(hennemusic) Johnny Rotten On Legal Battle Over Sex Pistols Song Rights was a top 21 story from September 2021: Johnny Rotten has issued a statement regarding the outcome of a recent legal battle with his Sex Pistols bandmates over the use the band's songs in an upcoming television series about the iconic UK punk band.
Last month, a London High Court judge ruled that the terms of a 1998 band agreement stating that decisions regarding licensing requests could be determined on a "majority rules basis" was enforceable after guitarist Steve Jones and drummer Paul Cook sought to include the group's songs in the forthcoming F/X limited series "Pistol"; based on a 2017 memoir by Jones entitled "Lonely Boy: Tales from a Sex Pistol", Rotten (John Lydon) refused to grant permission for the songs to be included.
The case saw a lawyer for Cook and Jones reveal that both the band's original bassist, Glen Matlock, and the estate of Matlock's replacement, Sid Vicious (who died in 1979), supported their position.
"In January this year, days before a worldwide press announcement, John Lydon was told of the proposed use of Sex Pistols recordings in a six part television series based upon a book written by Steve Jones," began Lydon in his official statement. "The project had been years in the making. Despite this, John Lydon was given just a few hours' notice of what was to be announced. Understandably, John, as the creative force of the Sex Pistols wanted to know how he was going to be portrayed and his musical works were going to be used to lend credibility to the series. Despite asking for details of the script or screenplay, John still does not know these details.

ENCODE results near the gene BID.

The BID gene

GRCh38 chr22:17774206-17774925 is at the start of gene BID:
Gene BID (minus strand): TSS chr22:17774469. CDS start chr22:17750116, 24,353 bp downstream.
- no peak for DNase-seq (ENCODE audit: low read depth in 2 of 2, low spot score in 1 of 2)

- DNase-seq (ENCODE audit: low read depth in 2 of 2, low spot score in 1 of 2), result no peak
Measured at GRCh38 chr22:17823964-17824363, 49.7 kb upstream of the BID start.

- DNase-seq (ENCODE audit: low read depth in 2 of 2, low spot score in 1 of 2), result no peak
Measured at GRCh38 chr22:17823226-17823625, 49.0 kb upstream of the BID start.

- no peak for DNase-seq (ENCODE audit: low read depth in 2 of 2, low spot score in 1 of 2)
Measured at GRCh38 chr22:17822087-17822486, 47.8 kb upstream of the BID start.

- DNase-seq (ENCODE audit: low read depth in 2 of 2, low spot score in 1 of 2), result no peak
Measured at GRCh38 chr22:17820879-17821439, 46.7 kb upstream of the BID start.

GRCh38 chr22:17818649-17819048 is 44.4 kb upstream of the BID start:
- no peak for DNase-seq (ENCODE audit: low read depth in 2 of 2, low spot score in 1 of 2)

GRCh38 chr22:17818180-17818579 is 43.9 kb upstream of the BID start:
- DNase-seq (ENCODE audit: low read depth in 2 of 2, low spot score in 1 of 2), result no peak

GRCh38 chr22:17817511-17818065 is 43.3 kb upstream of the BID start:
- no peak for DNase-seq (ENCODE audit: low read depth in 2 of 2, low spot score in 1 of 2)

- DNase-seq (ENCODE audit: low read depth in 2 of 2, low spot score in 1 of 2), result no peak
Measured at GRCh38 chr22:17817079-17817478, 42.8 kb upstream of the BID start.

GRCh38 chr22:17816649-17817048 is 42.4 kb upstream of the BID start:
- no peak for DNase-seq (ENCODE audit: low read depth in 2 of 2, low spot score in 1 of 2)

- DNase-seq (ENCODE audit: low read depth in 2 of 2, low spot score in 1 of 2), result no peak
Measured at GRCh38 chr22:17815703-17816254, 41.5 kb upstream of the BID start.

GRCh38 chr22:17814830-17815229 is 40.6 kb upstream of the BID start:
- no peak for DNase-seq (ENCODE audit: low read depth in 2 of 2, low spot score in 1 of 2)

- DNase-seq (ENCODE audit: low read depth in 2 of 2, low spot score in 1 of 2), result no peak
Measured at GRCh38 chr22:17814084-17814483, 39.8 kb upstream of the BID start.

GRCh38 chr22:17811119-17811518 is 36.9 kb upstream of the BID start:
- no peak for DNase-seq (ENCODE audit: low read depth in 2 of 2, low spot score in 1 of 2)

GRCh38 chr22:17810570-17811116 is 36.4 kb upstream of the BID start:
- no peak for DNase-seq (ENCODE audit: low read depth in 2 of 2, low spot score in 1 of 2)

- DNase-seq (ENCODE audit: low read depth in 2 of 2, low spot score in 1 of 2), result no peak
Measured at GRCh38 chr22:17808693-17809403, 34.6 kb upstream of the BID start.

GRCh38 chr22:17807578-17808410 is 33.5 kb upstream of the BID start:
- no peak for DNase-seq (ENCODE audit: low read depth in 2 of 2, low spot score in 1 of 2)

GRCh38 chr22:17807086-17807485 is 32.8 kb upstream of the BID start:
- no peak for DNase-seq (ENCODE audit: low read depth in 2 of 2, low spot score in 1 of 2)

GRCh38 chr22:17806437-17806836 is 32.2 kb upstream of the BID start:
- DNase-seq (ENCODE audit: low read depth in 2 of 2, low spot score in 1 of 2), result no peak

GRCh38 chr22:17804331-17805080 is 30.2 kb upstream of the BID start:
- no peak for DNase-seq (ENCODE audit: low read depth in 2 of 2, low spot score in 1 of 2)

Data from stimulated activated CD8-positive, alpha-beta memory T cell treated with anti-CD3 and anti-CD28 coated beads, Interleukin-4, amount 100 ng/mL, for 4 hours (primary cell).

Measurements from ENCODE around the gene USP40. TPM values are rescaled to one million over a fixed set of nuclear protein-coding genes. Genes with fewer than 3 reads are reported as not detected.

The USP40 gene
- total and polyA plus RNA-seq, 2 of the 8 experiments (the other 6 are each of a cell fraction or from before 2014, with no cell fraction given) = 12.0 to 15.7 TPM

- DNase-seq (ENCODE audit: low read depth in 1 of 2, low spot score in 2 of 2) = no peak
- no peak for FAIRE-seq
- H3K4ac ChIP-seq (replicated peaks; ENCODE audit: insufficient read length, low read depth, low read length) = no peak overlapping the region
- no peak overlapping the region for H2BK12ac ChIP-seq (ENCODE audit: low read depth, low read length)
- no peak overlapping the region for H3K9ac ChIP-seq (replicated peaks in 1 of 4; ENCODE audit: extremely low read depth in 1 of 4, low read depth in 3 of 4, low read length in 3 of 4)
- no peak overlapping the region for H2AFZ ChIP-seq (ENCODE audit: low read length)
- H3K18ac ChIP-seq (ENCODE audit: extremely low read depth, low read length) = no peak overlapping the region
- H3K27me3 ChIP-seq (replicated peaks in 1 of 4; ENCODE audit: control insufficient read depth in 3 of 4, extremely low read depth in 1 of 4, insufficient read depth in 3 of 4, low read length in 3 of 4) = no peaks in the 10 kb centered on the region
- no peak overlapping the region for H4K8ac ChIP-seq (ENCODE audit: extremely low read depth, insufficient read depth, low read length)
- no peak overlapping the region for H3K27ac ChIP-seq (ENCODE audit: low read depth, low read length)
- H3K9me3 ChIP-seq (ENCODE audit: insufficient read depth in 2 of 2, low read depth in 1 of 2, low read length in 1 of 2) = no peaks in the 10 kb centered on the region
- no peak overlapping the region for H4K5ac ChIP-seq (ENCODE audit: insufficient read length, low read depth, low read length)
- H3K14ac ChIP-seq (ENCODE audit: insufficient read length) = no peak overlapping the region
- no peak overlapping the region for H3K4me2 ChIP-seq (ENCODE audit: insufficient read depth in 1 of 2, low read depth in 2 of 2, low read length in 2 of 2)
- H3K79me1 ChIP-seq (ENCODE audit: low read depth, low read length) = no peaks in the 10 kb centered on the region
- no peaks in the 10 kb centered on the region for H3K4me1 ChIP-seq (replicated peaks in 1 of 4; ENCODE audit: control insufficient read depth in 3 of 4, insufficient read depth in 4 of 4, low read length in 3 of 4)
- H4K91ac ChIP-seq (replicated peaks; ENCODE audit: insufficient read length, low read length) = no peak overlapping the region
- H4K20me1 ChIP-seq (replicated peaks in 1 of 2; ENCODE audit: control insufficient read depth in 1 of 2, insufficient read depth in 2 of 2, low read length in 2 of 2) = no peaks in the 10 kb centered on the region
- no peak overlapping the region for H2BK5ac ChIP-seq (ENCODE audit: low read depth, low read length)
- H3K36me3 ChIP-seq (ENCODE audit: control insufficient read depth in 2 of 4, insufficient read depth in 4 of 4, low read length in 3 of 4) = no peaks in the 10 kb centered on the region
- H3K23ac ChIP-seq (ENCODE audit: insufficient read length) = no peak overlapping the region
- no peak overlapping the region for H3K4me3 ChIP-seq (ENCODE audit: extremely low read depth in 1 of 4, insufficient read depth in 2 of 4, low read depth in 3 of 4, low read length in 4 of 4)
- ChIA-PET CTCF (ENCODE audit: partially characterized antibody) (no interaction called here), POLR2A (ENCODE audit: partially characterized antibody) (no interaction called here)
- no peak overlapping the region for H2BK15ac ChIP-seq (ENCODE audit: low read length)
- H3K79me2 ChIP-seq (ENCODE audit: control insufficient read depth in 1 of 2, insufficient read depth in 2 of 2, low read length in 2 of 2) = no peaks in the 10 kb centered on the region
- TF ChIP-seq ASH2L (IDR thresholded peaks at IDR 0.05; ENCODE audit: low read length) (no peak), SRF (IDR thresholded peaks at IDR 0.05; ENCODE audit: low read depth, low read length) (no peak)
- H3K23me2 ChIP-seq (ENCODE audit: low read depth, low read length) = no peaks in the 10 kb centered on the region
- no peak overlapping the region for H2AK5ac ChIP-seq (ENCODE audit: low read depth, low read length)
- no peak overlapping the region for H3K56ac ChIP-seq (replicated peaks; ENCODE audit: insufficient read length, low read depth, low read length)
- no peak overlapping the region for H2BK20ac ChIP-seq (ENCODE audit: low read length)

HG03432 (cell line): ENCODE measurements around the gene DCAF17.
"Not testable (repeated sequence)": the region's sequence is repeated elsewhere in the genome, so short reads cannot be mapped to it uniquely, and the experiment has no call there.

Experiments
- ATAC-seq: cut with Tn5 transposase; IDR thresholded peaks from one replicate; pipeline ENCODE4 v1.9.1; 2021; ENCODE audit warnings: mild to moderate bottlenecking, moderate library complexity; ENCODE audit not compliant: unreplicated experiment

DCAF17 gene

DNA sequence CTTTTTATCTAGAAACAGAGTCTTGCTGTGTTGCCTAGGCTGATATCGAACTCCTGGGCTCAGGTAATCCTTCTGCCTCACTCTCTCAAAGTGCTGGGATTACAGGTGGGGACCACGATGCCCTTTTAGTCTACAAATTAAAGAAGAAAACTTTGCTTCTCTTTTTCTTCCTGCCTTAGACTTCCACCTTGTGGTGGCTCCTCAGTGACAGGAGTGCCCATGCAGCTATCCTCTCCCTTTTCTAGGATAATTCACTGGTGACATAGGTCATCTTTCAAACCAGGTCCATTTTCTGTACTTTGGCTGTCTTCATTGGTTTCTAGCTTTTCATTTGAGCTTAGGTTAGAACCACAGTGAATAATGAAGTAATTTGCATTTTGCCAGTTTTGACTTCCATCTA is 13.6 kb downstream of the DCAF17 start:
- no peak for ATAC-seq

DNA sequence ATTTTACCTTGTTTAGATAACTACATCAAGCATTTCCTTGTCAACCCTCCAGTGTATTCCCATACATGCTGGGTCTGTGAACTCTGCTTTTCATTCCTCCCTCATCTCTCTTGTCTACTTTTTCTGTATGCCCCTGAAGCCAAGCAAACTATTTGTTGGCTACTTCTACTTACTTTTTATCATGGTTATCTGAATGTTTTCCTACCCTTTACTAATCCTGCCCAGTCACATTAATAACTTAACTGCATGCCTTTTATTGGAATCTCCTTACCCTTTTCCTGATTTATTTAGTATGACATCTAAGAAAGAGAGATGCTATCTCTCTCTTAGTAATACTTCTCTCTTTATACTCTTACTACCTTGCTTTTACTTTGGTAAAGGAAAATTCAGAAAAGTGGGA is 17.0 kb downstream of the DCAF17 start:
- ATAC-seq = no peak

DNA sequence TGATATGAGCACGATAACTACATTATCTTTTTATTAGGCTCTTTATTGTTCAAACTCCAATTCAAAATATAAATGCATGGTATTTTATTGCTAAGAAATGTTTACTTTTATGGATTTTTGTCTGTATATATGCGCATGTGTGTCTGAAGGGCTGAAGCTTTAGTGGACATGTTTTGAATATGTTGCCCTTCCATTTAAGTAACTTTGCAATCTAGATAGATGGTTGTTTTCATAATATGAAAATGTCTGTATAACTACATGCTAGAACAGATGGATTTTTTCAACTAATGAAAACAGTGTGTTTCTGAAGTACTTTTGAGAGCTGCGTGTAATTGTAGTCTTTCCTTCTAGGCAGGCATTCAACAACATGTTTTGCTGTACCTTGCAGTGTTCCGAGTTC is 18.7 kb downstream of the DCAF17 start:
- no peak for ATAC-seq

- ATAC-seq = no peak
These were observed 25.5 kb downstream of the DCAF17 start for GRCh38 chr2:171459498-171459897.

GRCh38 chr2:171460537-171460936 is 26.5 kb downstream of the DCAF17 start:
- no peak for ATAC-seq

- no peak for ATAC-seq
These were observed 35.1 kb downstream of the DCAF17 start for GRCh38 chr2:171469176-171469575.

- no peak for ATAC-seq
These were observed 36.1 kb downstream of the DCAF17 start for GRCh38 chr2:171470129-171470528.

"John Lydon did not ask for the recent proceedings. He was asked to allow the Sex Pistols works to be used without any prior consultation or involvement in the project. He took a stand on principle for what he sees as the integrity of the Sex Pistols legacy and fought for what he believed and continues to believe was right.
"For more than 23 years the Sex Pistols have operated on the basis of unanimous decision making. The Disney production is the first time that the unanimous approach has been ignored," continued Lydon. "It is disappointing that a High Court judge has decided that John Lydon is bound by an undated agreement signed in 1998, which imposes on the Sex Pistols a majority rule arrangement in place of the unanimous decision making process that has been followed for 23 years.
"Looking forward, there is great uncertainty about what the majority rule approach might do to water down and distort the true history and legacy of the Sex Pistols. Time will tell.
"Whatever Disney does, it is doing it without John's involvement or creative approval. John is powerless to prevent any distortion of the true history of the Sex Pistols and whatever results will be at the wish of the majority only." Read more details here.